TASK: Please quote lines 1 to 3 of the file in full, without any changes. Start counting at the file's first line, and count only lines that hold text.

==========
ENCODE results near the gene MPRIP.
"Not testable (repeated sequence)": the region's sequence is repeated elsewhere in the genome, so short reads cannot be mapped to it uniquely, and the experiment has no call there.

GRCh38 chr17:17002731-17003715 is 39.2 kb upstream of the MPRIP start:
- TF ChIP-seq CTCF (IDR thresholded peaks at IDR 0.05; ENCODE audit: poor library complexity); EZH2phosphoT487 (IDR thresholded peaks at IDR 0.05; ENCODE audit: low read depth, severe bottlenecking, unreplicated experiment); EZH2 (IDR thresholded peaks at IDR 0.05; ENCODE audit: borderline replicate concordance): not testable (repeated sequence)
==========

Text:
ENCODE results near the gene MPRIP.
"Not testable (repeated sequence)": the region's sequence is repeated elsewhere in the genome, so short reads cannot be mapped to it uniquely, and the experiment has no call there.

GRCh38 chr17:17002731-17003715 is 39.2 kb upstream of the MPRIP start: